Rev. Dr. Mona West introduced me to some online sources – like gratefulness.org which I love. I love the virtual labyrinth, and lighting virtual candles. I use those occasionally.
When I am in my car, I often listen to news. But, in the last year, I have fasted some from that. Then, I listen to classical music instead, or, I try to just be present and attentive and quiet.
Al anon was a life-saver for me years ago. I still think of the 12 step caution, “HALT: don’t get too hungry, angry, lonely or tired.” They have great tools, like the “Detachment” pamphlet, and prayers like “Just for Today.” Those are incredible, in very tough times.
When I am discouraged, in a deep way, I create gratitude lists, and I find that simple exercise lifts my spirit.
Also, change your routine, from time to time. Spent more time outdoors. For me, being near water is healing.
If I get too far from these helps, I make poorer choices, am less kind, less healthy.
Traveling makes this difficult at times. I have had to find creative way to bring my routine on the road, and to forgive myself when it gets interrupted, and always to get back on my path.
When I travel, I often find friends to walk with, that is enormously helpful.
I also write poetry, that is spiritual in nature. I don’t care much about publishing them, they are really like my children. I polish them and nurture them, and improve them from time to time. They are rarely finished. A few are perfect!
I also play the piano, not enough. . . It is a percussion instrument, so it is physically taxing, which makes it therapeutic for me. I love playing old hymns. . .
Question Three: Lately you have expressed a concern about global warming. As a queer person of faith, what are your concerns and where do you look for hope?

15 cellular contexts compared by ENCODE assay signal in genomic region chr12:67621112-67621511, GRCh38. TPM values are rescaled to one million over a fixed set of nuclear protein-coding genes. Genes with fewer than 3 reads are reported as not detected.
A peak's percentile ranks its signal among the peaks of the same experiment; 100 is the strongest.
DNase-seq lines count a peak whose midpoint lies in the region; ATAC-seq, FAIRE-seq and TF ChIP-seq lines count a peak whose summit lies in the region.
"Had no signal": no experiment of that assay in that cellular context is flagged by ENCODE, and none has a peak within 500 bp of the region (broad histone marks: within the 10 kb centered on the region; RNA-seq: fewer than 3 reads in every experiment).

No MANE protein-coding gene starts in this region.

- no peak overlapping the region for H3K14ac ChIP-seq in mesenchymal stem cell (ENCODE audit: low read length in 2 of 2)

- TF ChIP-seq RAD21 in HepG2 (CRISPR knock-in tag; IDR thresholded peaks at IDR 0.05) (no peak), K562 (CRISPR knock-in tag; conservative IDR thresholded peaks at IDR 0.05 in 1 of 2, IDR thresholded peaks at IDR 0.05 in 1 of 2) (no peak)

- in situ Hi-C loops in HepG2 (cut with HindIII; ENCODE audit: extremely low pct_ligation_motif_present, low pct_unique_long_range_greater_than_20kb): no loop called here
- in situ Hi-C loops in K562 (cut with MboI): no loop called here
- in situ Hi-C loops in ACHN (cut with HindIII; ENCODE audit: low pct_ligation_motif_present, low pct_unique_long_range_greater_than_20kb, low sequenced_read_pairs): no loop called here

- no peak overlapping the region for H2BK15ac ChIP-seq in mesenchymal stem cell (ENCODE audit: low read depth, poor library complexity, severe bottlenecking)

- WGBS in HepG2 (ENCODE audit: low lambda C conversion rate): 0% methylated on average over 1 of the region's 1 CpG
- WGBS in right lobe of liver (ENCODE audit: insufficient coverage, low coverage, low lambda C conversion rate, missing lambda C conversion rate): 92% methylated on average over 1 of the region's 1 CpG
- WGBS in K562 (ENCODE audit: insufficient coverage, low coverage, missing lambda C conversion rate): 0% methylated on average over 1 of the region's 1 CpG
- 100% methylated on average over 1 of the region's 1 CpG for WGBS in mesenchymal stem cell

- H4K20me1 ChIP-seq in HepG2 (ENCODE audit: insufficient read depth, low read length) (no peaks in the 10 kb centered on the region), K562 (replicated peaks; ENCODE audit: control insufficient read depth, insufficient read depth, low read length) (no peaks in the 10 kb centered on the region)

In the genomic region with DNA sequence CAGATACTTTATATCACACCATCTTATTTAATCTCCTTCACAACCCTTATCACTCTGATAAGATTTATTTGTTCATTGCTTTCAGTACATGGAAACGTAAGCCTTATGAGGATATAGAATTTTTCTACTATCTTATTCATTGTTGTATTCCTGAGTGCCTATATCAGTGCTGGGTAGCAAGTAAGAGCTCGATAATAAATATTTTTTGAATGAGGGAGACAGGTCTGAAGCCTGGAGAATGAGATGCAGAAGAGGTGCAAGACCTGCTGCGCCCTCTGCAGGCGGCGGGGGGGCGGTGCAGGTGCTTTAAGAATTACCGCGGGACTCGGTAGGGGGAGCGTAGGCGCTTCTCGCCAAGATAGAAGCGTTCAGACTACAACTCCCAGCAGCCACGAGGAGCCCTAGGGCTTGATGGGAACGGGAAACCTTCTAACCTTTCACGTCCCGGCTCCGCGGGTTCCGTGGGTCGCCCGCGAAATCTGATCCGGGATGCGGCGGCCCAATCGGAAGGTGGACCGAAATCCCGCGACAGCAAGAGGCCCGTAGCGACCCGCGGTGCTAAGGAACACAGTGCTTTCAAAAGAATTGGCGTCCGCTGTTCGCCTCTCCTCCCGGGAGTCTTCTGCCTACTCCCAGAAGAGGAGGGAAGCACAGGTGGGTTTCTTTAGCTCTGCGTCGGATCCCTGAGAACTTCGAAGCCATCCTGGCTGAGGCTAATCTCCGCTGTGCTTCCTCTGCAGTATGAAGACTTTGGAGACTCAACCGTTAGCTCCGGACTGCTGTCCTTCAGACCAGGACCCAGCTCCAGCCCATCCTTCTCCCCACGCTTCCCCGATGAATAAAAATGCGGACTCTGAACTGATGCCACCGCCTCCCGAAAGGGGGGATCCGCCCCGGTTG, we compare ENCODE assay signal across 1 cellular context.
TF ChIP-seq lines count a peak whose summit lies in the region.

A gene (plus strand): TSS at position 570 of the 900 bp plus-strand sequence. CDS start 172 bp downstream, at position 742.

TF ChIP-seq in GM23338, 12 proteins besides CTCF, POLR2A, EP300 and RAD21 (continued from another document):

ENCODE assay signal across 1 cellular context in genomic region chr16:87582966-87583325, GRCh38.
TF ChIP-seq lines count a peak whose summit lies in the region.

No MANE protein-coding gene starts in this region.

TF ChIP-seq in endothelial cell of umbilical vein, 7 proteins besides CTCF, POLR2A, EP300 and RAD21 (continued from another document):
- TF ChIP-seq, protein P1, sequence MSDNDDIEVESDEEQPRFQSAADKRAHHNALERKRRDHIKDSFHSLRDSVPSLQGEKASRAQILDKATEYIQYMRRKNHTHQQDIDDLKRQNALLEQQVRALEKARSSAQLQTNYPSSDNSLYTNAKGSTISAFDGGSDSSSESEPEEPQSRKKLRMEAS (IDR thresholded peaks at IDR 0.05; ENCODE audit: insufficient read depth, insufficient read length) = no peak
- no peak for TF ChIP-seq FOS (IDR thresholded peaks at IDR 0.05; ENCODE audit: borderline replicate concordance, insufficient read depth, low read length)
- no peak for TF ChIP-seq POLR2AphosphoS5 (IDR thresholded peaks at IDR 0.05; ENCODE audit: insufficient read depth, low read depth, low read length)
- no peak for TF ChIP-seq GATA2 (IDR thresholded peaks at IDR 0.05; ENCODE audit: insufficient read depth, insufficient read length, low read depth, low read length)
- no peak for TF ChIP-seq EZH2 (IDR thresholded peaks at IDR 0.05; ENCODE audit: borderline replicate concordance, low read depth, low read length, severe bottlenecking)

Well, lately indeed! This is a conversion process, and I got invited to go deeper, and accepted the invitation – and it has really rocked me. So many of us think that someone, somewhere, smart scientists and powerful people will figure this out and outsmart the forces of climate destruction. But, I fear it is not true!
My hope is in a movement – where diverse groups come together and this issue moves quickly to the top of our agenda, not as issue #7 or 9 that we care most about. This is going to take a political and spiritual movement, incredible will. People are making a lot of money off of fossil fuels, and we are addicted, and the resistance to radical change is enormous. I have hope that that will change.
In the eradicating human traffic movement, we say that trafficking is a high profit, low risk business, and we have to reverse that. The same is true of fossil fuel production. A carbon tax, and the kind of campaign that targeted smoking, times 10, is needed. At present, climate change is the most divisive issue in the US, politically, more than guns – why? Because fossil fuels are making some people huge amounts of money. Period. This must change.